Tress stopped, then braced herself for a second shot. When it didn’t come, she started forward again. It was too late to turn back, and certain death lay that direction anyway.

So she pressed forward, feeling an awful tension, like a bowstring being drawn farther, and farther, and even farther. She kept waiting for that crack, or for the ground to start trembling beneath her feet. Or for a spore to slip into her nose or to touch one of her eyes.

When she at last reached the shadow of the grounded enemy ship, it felt like she’d been walking for an eternity with a knife right at her throat.

Sailors gathered at the ship’s rail and stared down at her. She spotted no uniforms, except maybe on that figure in the center. With the black-plumed hat, their face was lost in shadow as the sun shone from near the horizon,

silhouetting them.

No one said anything. The sailors didn’t offer Tress a place on their ship, but they didn’t shoot her either. So, lacking any other options, Tress tied her sack of cups to her belt and tried to find a way to climb up. Unfortunately,

the keel and hull of the ship were of smooth brown wood, and after a few attempts Tress knew that scaling it would be impossible.

“I’m sorry,” Huck said. “I think I must have been wrong. Those don’t look like the king’s people up above, Tress. I wish…I wish that I…”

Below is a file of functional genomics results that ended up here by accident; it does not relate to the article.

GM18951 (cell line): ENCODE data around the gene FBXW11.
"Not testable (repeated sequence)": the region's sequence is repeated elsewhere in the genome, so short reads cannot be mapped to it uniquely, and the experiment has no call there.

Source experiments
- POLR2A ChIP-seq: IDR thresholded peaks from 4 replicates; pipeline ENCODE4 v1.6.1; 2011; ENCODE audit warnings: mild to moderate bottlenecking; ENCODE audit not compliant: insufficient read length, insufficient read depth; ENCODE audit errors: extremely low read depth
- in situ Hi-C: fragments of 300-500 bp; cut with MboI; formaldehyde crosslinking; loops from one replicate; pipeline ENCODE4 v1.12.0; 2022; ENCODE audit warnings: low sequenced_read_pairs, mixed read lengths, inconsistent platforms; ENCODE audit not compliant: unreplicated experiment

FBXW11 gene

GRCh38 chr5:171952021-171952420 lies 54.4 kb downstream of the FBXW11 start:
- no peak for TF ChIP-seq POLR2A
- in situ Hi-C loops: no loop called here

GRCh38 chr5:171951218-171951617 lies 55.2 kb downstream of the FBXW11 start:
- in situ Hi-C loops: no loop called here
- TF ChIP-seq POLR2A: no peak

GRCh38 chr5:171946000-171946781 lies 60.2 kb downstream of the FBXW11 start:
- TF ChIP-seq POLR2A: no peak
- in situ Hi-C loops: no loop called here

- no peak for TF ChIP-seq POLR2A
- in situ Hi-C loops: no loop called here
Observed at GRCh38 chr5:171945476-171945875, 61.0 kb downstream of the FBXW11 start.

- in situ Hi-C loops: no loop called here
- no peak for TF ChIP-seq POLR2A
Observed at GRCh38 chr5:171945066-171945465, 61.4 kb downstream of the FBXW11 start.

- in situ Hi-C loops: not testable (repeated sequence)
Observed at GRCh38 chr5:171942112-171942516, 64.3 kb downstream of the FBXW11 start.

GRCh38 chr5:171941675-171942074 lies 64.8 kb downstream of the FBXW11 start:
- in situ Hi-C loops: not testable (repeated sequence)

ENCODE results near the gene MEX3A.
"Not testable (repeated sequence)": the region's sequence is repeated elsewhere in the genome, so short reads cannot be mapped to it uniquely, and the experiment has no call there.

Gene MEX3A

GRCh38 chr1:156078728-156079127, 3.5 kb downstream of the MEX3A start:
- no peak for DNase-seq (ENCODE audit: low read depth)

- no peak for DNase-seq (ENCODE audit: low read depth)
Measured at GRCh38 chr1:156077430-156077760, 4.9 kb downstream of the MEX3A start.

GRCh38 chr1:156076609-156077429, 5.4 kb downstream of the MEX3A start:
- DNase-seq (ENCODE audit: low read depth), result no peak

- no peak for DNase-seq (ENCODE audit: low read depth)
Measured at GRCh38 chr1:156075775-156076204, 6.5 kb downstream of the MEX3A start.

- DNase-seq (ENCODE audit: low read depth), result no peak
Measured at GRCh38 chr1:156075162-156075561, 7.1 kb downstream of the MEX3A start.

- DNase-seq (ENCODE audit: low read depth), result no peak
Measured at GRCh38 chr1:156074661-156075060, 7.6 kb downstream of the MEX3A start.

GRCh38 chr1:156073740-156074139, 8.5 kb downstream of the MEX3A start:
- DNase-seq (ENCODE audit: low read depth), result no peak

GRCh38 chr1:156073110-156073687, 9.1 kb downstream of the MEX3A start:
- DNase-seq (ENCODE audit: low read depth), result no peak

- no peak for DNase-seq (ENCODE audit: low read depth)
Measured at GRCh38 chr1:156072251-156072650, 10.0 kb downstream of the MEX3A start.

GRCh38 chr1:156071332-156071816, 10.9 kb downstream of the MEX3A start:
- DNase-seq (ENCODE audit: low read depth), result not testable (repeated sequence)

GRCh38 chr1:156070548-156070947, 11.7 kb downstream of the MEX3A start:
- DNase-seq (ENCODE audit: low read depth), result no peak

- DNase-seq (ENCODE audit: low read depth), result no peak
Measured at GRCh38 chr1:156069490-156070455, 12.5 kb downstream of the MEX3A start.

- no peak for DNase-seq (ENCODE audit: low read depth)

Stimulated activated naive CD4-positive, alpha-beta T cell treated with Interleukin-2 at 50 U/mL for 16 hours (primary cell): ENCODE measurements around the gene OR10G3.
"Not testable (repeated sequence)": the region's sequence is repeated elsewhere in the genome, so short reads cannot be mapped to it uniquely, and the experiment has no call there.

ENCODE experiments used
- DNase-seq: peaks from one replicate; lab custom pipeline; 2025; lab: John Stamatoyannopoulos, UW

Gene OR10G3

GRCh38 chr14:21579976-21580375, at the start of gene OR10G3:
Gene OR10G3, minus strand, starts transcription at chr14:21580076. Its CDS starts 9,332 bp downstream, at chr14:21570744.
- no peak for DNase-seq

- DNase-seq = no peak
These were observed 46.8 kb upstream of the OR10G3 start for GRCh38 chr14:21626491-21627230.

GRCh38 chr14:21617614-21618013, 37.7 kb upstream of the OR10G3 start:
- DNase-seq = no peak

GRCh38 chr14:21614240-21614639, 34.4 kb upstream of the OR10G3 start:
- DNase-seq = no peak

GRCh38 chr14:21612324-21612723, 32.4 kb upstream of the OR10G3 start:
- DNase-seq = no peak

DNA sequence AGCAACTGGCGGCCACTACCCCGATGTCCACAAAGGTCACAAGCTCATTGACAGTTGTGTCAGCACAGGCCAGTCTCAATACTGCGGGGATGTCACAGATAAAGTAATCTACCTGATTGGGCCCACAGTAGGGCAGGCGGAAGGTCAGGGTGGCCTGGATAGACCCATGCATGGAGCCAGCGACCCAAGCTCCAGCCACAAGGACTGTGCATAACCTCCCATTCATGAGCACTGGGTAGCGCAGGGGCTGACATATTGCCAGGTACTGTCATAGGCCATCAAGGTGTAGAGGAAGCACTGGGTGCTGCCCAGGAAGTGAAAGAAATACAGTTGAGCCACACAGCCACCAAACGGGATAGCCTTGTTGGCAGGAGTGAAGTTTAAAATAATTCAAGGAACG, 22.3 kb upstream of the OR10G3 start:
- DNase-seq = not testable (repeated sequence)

Tress gave their situation a moment of thought. Then she wiped her finger to remove any spores before putting it to her mouth. She got some spittle on her fingernail, took a deep breath, and flicked it toward the spores a few feet away.

A midsized vine “tree” grew from the spores, curling around itself and reaching into the sky. Tress grabbed it, feeling the rough coils beneath her fingers, like rope.

Then she climbed.

“That’s it!” Huck said, scrambling off her shoulder and up higher along the vine. “Come on, Tress. Hurry!”

She did her best, pulling herself up some ten feet until she could barely reach a porthole on the side of the ship. Huck leaped onto her shoulder again as she grabbed ahold and clung to the hull. She could see the ship’s name there, painted in golden letters. The Crow’s Song.

Up above, some of the sailors were laughing, chatting with a jovial nonchalance about her struggle. Spores streamed from her boots as she hung there, scrabbling for a foothold on a small ledge running along the outside of the ship below the portholes.

“There it is,” Huck said. “Listen.”

It started as a low humming that vibrated the ship. Moments later the

spores began churning, air rising up through them. The ship lurched—nearly shaking Tress free. Orders above led to unfurled sails.

Tress’s vine ladder slipped away, sinking into the suddenly fluid ocean.

She glanced at the Oot’s Dream as it listed to one side, dragged down by the many vines that wrapped it. The entire thing bobbed, then capsized, before finally sinking entirely.

Vines mushroomed up around the vanishing wreck as men screamed, giving their water to the ocean, and the flock of gulls scattered. Tress’s

current ship sailed past the wreck, but the Oot’s Dream was gone before they arrived. Just three lonely crewmembers remained. Two on pieces of

wreckage, one in a small lifeboat. All three wore scarves over their mouths, their eyes squeezed shut.

Two shots sounded from the deck, killing the two on the wreckage. For some reason, the Crow’s Song left the man in the lifeboat alive. The sole remnant of the smuggler crew. An…ignoble end to Tress’s first voyage.

She clung to the hull of the Crow’s Song. Her fingers began to burn, her

arms to ache. But there were no handholds above—plus, the side of the deck and gunwale extended out there. She doubted she had the strength or skill to get up over that, if she could even reach it.